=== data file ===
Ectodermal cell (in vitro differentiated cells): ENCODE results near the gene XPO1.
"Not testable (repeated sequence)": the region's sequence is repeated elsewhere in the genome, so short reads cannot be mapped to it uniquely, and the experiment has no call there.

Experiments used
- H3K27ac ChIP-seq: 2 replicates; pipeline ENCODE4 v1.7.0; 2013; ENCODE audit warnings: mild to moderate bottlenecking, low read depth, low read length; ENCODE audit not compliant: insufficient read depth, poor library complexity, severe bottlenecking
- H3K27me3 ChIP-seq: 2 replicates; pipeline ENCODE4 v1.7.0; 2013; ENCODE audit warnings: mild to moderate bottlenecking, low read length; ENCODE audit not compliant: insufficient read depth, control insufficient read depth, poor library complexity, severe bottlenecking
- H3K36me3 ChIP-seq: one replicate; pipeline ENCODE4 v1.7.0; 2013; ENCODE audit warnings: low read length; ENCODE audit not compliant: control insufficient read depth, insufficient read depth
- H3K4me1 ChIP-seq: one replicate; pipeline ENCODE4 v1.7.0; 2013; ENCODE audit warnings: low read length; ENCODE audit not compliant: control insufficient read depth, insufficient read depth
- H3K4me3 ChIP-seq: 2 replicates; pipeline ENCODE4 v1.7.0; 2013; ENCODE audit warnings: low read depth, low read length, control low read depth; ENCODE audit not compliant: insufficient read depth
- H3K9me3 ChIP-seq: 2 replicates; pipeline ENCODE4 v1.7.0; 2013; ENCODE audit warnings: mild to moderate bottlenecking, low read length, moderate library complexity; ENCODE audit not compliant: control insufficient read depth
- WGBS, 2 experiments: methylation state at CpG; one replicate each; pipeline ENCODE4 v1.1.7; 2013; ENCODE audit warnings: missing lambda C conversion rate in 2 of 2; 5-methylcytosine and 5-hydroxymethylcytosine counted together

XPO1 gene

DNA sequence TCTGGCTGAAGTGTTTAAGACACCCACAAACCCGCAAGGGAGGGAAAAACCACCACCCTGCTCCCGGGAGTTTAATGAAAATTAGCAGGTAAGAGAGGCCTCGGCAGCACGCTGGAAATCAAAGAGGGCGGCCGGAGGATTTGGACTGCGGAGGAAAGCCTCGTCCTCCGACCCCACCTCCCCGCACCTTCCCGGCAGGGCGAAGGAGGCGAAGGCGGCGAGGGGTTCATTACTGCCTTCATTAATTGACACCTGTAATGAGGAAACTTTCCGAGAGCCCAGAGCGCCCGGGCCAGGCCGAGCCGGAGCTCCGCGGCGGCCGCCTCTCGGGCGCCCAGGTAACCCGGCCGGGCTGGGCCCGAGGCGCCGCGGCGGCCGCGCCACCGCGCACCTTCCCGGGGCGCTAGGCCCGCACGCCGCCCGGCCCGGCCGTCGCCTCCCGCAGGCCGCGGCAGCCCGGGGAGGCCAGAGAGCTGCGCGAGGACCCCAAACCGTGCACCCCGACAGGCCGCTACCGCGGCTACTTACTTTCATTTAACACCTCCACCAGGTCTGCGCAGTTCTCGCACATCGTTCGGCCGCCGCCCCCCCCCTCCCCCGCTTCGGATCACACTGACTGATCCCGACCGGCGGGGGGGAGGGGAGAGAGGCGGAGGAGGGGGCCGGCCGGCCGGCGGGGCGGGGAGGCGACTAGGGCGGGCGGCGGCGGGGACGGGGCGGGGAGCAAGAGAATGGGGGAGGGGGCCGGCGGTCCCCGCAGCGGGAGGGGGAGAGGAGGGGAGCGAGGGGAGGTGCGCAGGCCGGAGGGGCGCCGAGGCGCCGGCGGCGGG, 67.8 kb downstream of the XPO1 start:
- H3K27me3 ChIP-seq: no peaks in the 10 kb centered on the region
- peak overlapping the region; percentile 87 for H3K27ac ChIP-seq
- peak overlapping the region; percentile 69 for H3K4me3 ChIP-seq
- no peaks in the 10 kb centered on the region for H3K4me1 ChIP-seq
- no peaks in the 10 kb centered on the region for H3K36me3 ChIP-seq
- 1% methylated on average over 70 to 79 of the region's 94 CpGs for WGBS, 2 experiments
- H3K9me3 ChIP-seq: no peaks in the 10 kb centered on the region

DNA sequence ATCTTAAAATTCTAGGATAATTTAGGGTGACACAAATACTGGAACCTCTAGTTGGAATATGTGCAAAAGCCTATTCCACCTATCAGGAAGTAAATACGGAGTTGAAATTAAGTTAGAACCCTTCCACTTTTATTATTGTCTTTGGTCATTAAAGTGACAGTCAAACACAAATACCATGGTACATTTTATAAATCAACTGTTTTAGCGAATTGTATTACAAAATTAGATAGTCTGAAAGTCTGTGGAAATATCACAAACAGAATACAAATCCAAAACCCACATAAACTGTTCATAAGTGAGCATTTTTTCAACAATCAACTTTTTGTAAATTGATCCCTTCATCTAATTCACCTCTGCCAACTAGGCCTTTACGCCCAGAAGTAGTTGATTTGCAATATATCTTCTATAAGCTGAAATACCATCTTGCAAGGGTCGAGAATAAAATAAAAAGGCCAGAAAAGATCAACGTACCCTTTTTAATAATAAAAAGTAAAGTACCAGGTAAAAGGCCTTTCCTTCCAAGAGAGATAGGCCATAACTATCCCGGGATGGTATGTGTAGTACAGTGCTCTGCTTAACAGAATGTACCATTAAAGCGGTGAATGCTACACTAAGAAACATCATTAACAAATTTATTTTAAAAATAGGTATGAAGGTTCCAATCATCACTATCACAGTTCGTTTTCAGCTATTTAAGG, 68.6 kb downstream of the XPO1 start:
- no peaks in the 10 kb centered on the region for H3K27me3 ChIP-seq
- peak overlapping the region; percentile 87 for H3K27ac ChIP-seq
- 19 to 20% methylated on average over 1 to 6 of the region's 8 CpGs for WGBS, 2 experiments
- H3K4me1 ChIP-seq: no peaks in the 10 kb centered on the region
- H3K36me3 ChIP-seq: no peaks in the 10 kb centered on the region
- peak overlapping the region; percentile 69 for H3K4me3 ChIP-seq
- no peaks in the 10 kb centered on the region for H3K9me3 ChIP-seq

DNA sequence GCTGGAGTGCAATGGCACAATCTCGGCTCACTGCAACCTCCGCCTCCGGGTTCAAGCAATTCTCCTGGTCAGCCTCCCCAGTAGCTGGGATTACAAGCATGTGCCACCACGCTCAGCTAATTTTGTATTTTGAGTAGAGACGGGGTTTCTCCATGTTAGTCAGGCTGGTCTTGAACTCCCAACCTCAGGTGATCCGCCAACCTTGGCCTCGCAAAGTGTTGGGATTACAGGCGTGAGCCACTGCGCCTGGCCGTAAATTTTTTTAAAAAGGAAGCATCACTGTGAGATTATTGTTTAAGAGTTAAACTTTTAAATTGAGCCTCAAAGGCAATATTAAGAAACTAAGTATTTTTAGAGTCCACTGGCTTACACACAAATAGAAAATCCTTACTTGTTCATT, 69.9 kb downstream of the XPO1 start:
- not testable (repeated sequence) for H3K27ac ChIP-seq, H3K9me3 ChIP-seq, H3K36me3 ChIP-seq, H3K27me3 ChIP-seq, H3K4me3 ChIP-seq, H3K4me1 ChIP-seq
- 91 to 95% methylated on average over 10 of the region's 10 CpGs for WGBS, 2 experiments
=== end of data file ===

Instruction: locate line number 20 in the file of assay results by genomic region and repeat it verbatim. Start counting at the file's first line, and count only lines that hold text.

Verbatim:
DNA sequence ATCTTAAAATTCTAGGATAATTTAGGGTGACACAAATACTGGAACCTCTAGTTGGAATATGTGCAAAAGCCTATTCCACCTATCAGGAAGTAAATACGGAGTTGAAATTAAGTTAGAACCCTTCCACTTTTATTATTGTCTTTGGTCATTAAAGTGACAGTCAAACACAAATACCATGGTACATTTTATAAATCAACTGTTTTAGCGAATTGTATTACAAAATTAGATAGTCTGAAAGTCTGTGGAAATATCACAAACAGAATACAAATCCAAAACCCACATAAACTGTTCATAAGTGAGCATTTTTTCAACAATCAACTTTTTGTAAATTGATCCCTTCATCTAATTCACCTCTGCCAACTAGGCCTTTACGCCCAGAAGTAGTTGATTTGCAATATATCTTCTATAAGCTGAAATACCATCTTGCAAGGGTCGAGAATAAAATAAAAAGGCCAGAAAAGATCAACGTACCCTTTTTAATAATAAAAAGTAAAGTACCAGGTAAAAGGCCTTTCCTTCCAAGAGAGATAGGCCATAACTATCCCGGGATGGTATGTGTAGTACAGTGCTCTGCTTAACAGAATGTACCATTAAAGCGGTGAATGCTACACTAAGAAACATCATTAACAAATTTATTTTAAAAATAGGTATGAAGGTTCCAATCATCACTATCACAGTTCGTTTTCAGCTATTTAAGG, 68.6 kb downstream of the XPO1 start: